Insurance figures from CIL, Apia, AAMI, GIO and Suncorp over the past three years show Victoria, New South Wales and Queensland are the hot spots for caravan theft. In terms of theft claims, Victoria accounted for 37 per cent, NSW for 30 per cent and Queensland for 18 per cent, with the rest of the country accounting for the remaining 15 per cent of theft claims.


But not all insurers agree that caravan theft is falling. RACV Insurance figures released in January 2016 highlight the need for caravanners to remain alert. The latest RACV data shows that thieves continue to prey on caravans in Victoria, with an increase of 25 per cent in the number of stolen caravans in 2015 on 2014 figures.

RACV figures also show that in 2014/15, nine per cent of total caravan insurance claims were for caravan theft, costing $635,771.

The data also shows RACV received 1397 caravan-related insurance claims in 2014/15, with an average cost of $4960 per claim. However, the most expensive claim paid by RACV was not due to caravan theft but was $72,400 for fire damage caused by a fat-laden frying pan being left unattended on an active stove after the owner had returned from a trip. However, caravanners are becoming more mindful of their security when on the road because RACV figures show that theft of items from caravans decreased over the same period.

Victoria’s Crime Statistics Agency data supports the RACV findings. The agency data shows a statistically significant trend over the past five years with an average increase in total vehicle theft of almost six per cent per year. The Victorian vehicle theft hotspots are Port Phillip, Yarra, Melbourne, Maribyrnong and Ballarat. So it’s concerning, considering about a quarter of the Australian caravan fleet is registered in Victoria.


Australia has one of the highest rates of vehicle theft in the western world, with almost 100,000 vehicles stolen each year and an estimated 500 caravans stolen last year, according to the Caravan Industry Association of Australia.

A report in 2011 by the West Australian Office of Crime Prevention stated that ‘motivated offenders had detailed knowledge of various makes of caravans, were aware that locks on vans and canvas annexes are easily accessible and knew how to enter a van where people are asleep without making the van rock’.

“Thieves are opportunistic,” RACV general manager insurance Paul Northey said. “It is important that caravan owners be careful to lock up and secure their caravan and contents, whether they are at home or on the road.

“Caravanning is a wonderful pastime and leisure activity but owners must follow simple rules when towing, choosing a place to park and even when storing their caravan at home.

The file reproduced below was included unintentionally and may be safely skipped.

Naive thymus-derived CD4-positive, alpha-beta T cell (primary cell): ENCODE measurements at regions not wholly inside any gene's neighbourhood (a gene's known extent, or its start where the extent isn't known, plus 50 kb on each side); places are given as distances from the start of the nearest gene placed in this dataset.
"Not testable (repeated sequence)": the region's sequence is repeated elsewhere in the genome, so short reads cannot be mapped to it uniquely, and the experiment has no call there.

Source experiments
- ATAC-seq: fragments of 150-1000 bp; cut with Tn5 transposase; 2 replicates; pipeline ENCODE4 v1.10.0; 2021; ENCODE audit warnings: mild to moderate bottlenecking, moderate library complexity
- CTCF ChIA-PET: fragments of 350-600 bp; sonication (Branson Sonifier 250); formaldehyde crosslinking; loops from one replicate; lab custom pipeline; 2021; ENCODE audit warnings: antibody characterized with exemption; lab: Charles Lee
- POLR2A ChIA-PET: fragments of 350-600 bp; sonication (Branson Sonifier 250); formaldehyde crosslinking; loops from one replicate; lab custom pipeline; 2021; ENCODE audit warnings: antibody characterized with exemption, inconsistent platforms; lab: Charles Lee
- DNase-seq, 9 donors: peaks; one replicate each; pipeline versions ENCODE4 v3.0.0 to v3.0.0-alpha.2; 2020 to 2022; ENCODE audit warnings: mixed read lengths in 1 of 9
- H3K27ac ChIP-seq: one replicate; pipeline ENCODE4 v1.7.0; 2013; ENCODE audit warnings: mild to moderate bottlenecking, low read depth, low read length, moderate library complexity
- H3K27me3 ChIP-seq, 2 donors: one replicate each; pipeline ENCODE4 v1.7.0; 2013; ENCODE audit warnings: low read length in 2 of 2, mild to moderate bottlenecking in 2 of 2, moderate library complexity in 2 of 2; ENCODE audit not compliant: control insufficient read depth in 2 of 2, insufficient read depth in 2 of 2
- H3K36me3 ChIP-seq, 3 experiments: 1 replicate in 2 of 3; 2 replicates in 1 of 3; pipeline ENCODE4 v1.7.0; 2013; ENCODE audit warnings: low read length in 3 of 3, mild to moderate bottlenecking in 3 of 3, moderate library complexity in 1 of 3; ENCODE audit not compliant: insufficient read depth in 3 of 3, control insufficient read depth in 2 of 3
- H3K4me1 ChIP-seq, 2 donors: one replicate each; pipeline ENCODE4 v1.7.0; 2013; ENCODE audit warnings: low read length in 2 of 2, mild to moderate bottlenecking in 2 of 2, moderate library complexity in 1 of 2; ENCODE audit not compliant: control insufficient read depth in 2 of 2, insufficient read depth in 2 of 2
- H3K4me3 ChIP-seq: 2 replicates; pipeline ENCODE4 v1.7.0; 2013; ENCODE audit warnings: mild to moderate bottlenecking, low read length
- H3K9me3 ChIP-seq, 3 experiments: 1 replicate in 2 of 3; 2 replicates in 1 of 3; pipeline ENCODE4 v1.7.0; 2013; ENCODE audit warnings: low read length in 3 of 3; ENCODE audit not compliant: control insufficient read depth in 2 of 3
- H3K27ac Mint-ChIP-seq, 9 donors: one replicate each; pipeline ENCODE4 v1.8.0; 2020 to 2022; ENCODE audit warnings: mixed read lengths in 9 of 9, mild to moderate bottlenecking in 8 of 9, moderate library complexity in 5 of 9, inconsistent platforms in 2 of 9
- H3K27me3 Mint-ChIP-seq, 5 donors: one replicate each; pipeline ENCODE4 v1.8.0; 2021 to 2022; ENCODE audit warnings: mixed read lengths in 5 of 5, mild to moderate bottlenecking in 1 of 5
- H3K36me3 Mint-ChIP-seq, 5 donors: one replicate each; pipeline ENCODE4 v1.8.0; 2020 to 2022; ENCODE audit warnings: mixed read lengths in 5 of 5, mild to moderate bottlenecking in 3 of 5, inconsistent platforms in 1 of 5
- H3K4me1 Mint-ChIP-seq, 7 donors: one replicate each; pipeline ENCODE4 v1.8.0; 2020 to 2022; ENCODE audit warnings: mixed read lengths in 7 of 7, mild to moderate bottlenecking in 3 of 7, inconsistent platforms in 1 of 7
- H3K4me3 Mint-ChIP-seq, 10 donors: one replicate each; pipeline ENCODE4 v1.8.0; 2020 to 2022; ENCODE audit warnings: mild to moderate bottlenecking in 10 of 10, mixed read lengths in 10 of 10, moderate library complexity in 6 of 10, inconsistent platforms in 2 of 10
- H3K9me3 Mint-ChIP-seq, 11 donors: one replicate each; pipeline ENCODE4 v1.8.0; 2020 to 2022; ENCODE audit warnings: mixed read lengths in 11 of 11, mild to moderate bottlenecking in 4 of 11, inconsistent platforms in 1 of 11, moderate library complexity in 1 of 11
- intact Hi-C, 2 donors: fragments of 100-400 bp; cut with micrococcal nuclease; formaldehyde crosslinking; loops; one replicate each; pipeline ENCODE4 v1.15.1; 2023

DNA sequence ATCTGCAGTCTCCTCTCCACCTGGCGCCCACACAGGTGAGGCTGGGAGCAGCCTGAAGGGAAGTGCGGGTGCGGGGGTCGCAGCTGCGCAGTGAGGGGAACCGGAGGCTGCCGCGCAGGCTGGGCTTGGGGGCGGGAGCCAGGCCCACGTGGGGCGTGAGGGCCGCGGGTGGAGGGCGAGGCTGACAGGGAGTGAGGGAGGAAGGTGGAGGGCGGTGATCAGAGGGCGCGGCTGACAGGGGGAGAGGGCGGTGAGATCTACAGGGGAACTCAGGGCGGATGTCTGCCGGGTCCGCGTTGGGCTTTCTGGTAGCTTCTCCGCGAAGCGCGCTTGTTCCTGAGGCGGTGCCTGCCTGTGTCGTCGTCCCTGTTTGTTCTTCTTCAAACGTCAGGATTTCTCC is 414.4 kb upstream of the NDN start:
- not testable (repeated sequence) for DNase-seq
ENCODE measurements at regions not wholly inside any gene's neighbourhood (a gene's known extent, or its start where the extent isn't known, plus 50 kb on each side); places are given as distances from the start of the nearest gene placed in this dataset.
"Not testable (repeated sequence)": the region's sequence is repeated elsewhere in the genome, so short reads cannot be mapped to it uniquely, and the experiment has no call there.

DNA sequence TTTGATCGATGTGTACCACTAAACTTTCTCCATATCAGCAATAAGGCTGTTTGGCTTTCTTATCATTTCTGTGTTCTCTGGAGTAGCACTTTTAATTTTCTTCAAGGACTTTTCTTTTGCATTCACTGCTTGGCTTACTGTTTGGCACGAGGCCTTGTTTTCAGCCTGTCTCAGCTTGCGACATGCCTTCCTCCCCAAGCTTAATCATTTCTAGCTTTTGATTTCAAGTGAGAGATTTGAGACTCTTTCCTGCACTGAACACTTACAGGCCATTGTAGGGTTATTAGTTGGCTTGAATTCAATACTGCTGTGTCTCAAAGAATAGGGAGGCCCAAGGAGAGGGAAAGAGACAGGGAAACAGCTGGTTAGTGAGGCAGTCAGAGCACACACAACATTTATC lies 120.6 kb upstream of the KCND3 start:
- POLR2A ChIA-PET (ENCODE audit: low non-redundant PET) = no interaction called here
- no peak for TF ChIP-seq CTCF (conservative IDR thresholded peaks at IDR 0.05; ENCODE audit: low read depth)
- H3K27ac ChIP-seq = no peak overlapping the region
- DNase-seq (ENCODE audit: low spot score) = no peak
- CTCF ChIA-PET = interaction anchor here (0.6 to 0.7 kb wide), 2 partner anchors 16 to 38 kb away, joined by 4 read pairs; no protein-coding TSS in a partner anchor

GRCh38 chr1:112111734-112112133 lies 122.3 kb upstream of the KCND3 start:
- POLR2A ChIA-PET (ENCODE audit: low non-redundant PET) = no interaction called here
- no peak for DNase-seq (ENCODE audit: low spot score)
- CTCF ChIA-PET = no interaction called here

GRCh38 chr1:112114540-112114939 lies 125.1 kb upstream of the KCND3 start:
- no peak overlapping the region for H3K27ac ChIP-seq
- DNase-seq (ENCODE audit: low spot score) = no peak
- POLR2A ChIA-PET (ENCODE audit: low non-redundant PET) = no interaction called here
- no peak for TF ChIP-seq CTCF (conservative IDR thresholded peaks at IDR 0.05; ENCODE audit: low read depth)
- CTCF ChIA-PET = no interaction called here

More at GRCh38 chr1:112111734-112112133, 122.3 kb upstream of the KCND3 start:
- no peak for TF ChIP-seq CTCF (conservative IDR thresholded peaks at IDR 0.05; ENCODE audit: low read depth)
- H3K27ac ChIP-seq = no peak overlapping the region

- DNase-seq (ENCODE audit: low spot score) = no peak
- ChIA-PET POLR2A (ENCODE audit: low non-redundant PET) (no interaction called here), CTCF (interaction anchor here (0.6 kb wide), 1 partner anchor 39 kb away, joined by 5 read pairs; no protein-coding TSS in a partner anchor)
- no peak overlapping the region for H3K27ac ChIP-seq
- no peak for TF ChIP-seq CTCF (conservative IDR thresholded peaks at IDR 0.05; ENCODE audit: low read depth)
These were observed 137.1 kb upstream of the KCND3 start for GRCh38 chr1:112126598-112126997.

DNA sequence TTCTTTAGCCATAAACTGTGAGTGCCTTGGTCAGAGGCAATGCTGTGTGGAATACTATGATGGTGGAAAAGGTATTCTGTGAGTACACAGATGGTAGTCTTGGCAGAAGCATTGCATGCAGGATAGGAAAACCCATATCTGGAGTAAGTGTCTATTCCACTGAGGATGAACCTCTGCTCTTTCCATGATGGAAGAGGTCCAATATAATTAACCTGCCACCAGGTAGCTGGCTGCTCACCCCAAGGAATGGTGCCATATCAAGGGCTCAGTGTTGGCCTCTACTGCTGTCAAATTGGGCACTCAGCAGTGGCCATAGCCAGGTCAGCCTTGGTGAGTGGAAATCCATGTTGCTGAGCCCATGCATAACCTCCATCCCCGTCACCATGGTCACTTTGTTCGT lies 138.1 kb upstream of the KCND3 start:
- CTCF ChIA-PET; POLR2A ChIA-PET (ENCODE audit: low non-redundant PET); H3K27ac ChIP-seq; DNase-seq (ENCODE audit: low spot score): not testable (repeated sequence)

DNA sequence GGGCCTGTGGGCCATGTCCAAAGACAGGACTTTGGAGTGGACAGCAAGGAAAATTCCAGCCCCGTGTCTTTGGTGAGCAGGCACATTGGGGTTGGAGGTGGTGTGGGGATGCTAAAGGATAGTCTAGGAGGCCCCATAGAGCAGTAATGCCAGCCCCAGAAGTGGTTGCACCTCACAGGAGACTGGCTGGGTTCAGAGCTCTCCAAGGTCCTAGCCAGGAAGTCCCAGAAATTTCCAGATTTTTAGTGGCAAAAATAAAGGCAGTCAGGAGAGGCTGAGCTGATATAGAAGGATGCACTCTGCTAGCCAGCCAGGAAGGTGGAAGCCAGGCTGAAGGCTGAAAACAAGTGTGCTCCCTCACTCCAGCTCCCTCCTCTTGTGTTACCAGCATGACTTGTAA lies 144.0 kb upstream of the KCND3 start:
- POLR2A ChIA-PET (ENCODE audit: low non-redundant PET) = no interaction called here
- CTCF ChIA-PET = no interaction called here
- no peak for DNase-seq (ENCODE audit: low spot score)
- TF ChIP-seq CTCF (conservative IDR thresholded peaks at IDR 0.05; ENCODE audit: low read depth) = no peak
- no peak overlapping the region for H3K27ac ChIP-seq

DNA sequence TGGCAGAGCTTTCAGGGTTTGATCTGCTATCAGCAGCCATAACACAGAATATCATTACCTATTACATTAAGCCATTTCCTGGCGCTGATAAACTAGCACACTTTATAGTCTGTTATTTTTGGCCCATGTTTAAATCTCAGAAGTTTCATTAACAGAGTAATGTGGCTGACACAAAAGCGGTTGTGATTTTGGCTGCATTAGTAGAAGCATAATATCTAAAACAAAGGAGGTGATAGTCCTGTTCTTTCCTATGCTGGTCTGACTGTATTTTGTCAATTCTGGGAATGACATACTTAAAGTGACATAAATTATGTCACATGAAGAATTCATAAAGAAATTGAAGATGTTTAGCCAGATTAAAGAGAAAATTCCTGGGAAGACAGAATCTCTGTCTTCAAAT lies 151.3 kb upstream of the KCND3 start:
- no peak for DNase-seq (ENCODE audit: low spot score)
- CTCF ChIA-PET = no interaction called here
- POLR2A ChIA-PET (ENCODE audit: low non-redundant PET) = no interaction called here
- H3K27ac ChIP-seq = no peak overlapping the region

“It is also important that drivers prepare their car and caravan before any long trip. Preparation should include ensuring appropriate insurance cover to help provide peace of mind.”

Caravan Industry Association of Australia chief executive Stuart Lamont said travellers needed to be just as security conscious on the road as they would be in their own home.

“So regardless of where you camp, take additional measures to avoid becoming the target of an opportunistic thief,” he said. “You can immobilise your van or trailer with a hitch lock, ramp up your caravan’s locks and security screens, secure any valuables around your campsite, and take out appropriate insurance for your RV and belongings.”

Mr Lamont said industry research showed most offences involving theft from caravans were petty theft and opportunistic crimes, and that campsites outside of caravan parks experienced more crime than caravan parks themselves.

“This owe to the fact that most caravan park managers have security procedures in place that can include clear property boundaries, good lighting, security cameras and secured storage areas for guests,” he said.

The association recommends caravanners employ a range of strategies to prevent their vans being stolen; this includes wheel clamps, hitch locks, GPS alarms, immobilisers and tracking as well as rewriting or etching VIN numbers in various places inside your van, such as the underside of drawers, in cupboards or behind wood panelling.

The full feature appeared in Caravan World #549 March 2016. Subscribe today for the latest caravan reviews and news every month!


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David Gilchrist